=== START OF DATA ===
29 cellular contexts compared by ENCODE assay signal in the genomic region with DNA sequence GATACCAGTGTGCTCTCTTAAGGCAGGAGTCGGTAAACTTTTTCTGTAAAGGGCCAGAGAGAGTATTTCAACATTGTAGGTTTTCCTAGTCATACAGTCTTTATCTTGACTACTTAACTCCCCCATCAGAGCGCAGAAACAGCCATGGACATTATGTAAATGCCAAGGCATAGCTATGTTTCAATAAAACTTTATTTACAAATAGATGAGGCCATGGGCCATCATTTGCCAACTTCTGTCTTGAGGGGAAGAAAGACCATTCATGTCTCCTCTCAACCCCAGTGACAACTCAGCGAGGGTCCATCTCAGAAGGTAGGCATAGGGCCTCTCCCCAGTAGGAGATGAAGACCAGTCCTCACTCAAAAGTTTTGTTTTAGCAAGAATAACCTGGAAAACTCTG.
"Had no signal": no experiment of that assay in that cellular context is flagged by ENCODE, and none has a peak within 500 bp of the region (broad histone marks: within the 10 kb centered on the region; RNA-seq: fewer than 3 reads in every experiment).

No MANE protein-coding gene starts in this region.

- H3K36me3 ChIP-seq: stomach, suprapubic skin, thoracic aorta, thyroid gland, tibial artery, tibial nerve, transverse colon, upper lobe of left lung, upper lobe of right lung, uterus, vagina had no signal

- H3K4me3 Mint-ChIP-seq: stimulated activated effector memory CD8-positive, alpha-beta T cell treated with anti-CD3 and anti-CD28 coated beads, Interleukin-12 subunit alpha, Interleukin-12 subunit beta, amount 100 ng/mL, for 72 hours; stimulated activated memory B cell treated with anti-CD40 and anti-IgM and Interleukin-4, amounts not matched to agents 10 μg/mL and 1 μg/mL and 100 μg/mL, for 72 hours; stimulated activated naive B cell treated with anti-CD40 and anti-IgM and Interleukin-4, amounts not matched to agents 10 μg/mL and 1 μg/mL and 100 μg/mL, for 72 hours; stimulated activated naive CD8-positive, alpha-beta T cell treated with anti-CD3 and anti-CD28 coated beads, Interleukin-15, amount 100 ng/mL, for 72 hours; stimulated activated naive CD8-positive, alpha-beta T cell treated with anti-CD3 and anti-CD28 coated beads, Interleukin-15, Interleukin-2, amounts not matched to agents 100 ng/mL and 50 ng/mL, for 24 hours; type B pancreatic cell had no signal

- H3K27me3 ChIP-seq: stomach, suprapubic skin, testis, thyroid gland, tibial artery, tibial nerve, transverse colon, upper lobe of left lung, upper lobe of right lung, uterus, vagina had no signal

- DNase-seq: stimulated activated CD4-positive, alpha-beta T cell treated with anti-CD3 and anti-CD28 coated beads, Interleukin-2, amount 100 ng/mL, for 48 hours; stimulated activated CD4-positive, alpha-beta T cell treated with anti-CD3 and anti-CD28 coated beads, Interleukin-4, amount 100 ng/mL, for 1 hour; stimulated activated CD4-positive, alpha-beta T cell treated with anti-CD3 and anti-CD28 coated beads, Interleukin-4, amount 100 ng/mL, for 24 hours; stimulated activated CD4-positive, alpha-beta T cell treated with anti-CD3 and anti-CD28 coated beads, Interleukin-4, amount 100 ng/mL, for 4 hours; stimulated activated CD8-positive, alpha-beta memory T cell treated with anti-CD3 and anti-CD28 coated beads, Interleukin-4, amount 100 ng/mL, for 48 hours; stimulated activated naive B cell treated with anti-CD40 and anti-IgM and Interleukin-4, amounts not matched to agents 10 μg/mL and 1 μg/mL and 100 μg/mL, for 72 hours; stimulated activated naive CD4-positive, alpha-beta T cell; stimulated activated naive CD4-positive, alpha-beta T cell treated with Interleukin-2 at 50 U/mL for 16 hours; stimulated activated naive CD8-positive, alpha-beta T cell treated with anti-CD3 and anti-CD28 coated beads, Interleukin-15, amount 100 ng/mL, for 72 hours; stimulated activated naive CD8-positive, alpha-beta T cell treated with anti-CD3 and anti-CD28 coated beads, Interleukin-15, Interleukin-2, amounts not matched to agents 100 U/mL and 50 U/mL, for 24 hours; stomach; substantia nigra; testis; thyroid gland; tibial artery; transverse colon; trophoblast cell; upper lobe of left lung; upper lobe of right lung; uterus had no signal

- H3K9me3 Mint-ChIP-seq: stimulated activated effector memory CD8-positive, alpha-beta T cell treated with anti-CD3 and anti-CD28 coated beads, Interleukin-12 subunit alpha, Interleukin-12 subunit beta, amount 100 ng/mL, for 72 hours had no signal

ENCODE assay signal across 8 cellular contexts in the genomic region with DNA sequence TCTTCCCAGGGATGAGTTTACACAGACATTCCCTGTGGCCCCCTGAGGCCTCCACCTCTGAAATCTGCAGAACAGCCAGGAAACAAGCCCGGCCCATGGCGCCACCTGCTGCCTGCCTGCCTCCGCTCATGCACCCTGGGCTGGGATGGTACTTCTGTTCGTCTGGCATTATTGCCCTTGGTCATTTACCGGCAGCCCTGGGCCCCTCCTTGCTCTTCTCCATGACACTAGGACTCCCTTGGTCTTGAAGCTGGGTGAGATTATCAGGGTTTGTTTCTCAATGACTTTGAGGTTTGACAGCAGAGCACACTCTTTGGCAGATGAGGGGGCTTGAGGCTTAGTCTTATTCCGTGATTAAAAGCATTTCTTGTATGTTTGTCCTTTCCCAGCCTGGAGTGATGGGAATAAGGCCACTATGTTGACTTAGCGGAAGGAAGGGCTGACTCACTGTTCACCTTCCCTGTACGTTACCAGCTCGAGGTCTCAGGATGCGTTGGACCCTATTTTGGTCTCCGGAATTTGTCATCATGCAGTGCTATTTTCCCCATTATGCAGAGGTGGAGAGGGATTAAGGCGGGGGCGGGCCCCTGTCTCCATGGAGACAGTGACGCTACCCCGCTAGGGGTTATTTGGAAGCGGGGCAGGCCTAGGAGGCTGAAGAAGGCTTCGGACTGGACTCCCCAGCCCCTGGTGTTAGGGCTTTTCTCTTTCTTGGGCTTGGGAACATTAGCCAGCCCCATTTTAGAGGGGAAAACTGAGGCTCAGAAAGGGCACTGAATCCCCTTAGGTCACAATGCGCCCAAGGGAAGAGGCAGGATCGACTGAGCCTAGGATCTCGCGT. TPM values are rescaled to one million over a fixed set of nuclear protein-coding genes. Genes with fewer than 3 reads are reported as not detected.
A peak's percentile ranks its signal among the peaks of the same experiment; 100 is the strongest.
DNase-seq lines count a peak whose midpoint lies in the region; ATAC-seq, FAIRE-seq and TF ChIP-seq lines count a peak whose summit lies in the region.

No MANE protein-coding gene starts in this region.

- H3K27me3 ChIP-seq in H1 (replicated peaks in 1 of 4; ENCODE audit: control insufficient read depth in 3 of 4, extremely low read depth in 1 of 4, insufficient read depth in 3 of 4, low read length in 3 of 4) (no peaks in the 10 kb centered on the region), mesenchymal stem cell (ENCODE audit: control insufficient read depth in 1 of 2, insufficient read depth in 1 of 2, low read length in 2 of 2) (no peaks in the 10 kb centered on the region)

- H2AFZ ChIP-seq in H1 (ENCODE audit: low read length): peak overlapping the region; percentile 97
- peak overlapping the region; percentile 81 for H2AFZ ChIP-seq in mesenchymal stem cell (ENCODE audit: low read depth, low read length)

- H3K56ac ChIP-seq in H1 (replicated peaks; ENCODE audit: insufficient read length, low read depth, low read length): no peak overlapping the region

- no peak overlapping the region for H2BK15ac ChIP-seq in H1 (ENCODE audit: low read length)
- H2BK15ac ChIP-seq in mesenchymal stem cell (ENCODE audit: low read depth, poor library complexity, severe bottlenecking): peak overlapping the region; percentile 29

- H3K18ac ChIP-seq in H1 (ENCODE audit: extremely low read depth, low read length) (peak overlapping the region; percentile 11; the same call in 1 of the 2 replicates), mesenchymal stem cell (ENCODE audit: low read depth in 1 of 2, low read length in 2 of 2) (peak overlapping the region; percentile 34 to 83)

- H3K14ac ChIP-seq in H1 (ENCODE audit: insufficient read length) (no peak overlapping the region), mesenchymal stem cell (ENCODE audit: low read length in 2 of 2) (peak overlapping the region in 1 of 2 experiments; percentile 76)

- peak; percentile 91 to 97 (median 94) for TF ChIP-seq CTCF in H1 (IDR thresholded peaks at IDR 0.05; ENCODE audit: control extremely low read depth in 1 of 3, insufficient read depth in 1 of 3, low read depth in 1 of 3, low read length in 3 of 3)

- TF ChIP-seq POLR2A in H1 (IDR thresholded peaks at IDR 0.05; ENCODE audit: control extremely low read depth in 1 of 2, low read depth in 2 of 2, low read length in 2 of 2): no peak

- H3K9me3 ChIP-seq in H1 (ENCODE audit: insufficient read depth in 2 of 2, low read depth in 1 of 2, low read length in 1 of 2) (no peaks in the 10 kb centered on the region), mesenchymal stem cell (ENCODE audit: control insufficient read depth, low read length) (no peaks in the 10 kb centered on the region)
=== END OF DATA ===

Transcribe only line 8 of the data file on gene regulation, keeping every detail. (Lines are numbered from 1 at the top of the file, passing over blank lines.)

- H3K9me3 Mint-ChIP-seq: stimulated activated effector memory CD8-positive, alpha-beta T cell treated with anti-CD3 and anti-CD28 coated beads, Interleukin-12 subunit alpha, Interleukin-12 subunit beta, amount 100 ng/mL, for 72 hours had no signal